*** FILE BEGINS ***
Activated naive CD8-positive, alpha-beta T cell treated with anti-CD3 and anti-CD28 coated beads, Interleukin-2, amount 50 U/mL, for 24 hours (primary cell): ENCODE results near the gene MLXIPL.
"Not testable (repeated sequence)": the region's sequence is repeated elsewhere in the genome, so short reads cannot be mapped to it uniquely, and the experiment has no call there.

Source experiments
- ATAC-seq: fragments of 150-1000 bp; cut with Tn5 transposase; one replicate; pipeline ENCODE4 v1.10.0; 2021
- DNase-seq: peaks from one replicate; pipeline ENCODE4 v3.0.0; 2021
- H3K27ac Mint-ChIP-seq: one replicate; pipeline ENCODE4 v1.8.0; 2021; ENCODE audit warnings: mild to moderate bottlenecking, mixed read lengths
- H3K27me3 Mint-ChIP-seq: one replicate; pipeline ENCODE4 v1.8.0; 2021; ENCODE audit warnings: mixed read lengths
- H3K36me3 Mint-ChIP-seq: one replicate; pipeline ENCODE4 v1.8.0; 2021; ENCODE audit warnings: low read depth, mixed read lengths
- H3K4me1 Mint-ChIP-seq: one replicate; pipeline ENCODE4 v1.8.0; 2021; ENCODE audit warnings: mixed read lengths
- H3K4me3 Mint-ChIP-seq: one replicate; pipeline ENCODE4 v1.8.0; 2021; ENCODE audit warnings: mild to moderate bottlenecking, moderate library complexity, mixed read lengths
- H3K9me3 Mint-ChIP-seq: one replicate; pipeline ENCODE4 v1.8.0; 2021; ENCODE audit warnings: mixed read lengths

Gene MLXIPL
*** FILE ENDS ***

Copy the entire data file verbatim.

Activated naive CD8-positive, alpha-beta T cell treated with anti-CD3 and anti-CD28 coated beads, Interleukin-2, amount 50 U/mL, for 24 hours (primary cell): ENCODE results near the gene MLXIPL.
"Not testable (repeated sequence)": the region's sequence is repeated elsewhere in the genome, so short reads cannot be mapped to it uniquely, and the experiment has no call there.

Source experiments
- ATAC-seq: fragments of 150-1000 bp; cut with Tn5 transposase; one replicate; pipeline ENCODE4 v1.10.0; 2021
- DNase-seq: peaks from one replicate; pipeline ENCODE4 v3.0.0; 2021
- H3K27ac Mint-ChIP-seq: one replicate; pipeline ENCODE4 v1.8.0; 2021; ENCODE audit warnings: mild to moderate bottlenecking, mixed read lengths
- H3K27me3 Mint-ChIP-seq: one replicate; pipeline ENCODE4 v1.8.0; 2021; ENCODE audit warnings: mixed read lengths
- H3K36me3 Mint-ChIP-seq: one replicate; pipeline ENCODE4 v1.8.0; 2021; ENCODE audit warnings: low read depth, mixed read lengths
- H3K4me1 Mint-ChIP-seq: one replicate; pipeline ENCODE4 v1.8.0; 2021; ENCODE audit warnings: mixed read lengths
- H3K4me3 Mint-ChIP-seq: one replicate; pipeline ENCODE4 v1.8.0; 2021; ENCODE audit warnings: mild to moderate bottlenecking, moderate library complexity, mixed read lengths
- H3K9me3 Mint-ChIP-seq: one replicate; pipeline ENCODE4 v1.8.0; 2021; ENCODE audit warnings: mixed read lengths

Gene MLXIPL